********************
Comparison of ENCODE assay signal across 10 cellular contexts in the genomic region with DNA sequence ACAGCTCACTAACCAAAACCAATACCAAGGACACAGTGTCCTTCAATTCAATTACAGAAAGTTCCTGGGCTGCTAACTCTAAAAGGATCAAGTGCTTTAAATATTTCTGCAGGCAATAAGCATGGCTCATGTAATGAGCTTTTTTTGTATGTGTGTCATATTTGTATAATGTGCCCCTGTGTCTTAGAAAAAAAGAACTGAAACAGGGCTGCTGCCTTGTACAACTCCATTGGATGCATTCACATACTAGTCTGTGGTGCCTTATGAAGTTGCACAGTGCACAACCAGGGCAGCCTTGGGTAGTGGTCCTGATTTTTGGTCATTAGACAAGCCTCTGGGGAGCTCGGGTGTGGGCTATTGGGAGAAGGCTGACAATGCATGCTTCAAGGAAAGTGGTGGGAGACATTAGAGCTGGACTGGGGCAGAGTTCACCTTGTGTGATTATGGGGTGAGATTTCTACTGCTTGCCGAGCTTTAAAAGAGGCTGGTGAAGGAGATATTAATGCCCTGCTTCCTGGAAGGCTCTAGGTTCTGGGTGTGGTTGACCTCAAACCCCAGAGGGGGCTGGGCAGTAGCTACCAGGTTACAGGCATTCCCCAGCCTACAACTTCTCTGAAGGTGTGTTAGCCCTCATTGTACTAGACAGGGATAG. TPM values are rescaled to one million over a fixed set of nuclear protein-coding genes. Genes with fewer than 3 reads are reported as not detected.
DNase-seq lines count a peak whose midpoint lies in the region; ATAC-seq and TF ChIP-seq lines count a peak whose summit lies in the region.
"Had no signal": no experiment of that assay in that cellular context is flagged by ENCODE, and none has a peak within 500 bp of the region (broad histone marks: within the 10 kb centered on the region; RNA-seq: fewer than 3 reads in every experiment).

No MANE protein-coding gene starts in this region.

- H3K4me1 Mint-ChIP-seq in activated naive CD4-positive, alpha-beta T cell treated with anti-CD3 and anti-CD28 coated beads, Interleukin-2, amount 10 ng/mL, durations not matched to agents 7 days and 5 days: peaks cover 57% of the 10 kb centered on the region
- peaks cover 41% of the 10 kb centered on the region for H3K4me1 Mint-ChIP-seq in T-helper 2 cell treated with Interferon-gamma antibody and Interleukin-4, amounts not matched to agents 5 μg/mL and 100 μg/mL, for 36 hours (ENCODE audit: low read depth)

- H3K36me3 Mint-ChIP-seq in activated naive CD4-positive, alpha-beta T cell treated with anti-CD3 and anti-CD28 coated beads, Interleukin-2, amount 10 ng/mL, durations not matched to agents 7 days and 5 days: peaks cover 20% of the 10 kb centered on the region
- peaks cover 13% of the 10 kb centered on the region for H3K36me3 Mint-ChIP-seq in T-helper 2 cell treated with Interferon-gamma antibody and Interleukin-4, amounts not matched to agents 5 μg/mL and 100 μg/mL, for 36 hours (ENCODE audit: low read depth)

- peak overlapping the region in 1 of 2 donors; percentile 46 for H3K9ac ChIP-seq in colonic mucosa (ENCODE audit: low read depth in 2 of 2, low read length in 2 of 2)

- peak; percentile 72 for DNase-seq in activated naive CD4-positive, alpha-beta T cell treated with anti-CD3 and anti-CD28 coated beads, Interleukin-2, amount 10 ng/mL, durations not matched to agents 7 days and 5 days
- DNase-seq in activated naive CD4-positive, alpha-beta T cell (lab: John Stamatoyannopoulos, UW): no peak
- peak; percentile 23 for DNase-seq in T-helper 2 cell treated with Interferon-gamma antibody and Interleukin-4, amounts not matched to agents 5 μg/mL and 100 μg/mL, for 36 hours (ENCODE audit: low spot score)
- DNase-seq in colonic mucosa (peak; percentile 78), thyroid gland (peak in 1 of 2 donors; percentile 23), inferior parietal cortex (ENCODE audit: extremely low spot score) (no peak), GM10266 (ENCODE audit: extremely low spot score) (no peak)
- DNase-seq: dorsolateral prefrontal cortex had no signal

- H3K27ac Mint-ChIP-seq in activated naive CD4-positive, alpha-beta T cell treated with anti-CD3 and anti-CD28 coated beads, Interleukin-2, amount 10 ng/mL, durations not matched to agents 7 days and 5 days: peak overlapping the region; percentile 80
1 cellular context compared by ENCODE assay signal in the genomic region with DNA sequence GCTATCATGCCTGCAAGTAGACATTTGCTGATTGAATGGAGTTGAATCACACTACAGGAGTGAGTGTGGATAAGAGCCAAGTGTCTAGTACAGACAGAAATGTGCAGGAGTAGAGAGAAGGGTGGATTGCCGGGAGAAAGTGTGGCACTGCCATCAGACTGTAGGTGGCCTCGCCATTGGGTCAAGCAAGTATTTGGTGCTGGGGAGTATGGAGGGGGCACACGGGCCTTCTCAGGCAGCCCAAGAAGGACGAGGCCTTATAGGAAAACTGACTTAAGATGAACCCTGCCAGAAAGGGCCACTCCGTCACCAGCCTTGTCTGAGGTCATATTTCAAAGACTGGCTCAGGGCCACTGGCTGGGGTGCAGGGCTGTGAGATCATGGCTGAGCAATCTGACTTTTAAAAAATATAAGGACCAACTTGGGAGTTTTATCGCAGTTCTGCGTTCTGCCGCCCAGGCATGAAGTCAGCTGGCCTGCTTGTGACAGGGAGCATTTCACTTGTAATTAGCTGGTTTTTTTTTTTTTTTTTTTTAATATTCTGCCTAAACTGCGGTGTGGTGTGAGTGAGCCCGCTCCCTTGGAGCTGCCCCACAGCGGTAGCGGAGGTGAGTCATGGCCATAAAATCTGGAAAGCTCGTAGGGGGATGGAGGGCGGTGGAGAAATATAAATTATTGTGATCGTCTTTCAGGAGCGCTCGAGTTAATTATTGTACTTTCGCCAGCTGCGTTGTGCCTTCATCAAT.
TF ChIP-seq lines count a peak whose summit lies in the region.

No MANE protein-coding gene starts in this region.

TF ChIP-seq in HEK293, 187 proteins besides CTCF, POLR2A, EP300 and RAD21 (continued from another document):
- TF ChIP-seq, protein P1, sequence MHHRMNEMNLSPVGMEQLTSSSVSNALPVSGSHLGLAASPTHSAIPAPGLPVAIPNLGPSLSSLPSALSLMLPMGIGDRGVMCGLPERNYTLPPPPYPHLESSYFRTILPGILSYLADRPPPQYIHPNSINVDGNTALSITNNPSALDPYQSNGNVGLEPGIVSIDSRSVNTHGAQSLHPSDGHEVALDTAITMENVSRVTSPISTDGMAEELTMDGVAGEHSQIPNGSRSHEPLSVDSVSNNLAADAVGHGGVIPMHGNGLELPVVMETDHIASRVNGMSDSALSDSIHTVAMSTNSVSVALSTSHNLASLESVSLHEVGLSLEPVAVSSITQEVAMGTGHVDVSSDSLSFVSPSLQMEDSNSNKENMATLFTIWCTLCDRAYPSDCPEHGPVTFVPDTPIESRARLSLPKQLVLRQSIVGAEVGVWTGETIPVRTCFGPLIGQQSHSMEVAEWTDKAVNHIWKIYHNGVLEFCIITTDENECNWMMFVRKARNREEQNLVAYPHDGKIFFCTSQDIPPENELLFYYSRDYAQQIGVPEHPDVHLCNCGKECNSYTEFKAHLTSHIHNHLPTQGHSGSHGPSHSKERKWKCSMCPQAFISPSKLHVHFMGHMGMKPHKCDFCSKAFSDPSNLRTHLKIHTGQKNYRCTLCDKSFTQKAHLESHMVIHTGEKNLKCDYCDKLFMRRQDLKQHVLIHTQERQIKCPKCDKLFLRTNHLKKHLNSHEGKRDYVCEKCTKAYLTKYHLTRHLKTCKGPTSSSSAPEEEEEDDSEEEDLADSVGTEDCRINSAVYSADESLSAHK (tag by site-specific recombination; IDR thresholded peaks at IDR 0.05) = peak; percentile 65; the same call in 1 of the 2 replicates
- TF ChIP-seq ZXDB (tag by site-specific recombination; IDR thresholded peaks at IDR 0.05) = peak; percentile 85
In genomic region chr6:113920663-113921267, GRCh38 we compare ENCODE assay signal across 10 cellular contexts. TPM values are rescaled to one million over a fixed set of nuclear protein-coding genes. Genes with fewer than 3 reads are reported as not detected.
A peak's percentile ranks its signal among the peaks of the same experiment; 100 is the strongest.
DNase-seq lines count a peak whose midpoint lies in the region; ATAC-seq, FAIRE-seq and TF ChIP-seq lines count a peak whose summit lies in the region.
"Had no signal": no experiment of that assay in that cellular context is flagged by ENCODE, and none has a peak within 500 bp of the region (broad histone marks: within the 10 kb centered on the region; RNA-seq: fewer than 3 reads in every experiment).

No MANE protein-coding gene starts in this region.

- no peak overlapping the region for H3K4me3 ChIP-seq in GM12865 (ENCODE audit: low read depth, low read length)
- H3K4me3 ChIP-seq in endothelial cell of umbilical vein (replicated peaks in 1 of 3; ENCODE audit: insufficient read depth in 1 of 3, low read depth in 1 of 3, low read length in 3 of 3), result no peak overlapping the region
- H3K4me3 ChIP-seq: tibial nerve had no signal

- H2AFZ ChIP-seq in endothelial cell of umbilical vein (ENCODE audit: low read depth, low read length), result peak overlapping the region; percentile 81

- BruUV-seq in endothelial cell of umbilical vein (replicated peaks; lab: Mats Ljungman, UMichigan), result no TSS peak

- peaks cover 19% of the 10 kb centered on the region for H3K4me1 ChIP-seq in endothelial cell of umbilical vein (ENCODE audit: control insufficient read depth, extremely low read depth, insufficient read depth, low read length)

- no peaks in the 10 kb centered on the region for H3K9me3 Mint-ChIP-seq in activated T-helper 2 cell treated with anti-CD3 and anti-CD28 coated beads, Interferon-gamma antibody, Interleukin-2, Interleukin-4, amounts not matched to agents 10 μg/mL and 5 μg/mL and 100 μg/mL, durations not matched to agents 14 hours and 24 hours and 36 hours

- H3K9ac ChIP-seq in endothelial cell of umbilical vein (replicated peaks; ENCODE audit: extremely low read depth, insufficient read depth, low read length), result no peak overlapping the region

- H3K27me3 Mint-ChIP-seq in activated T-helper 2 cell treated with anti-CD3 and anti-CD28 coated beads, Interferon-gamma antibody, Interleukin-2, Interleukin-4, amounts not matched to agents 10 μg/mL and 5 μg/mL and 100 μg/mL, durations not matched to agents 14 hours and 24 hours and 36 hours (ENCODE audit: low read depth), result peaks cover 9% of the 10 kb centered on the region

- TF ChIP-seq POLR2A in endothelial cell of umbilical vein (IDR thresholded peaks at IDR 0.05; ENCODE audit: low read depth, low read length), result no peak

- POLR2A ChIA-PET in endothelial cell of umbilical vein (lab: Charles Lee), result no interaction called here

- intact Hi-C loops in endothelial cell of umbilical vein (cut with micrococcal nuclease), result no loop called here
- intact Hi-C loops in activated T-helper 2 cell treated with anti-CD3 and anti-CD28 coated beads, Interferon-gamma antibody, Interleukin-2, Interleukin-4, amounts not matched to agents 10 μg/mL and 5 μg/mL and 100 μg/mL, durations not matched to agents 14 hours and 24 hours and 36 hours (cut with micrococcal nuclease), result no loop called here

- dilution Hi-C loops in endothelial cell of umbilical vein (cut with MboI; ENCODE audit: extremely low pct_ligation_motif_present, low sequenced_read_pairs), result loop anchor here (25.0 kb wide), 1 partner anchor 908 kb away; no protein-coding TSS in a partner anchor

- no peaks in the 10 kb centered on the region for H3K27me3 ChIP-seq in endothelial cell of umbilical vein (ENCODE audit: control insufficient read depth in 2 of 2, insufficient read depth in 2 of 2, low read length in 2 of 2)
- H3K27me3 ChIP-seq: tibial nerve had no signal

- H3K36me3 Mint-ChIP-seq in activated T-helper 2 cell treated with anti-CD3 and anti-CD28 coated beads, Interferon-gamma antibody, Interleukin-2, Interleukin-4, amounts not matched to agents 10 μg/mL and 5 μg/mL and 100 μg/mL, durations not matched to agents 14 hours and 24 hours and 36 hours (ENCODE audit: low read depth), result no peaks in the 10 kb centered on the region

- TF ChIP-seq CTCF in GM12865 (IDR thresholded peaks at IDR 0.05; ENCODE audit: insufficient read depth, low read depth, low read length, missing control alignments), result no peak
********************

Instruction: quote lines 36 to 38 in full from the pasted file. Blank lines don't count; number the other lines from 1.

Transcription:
- TF ChIP-seq POLR2A in endothelial cell of umbilical vein (IDR thresholded peaks at IDR 0.05; ENCODE audit: low read depth, low read length), result no peak

- POLR2A ChIA-PET in endothelial cell of umbilical vein (lab: Charles Lee), result no interaction called here

- intact Hi-C loops in endothelial cell of umbilical vein (cut with micrococcal nuclease), result no loop called here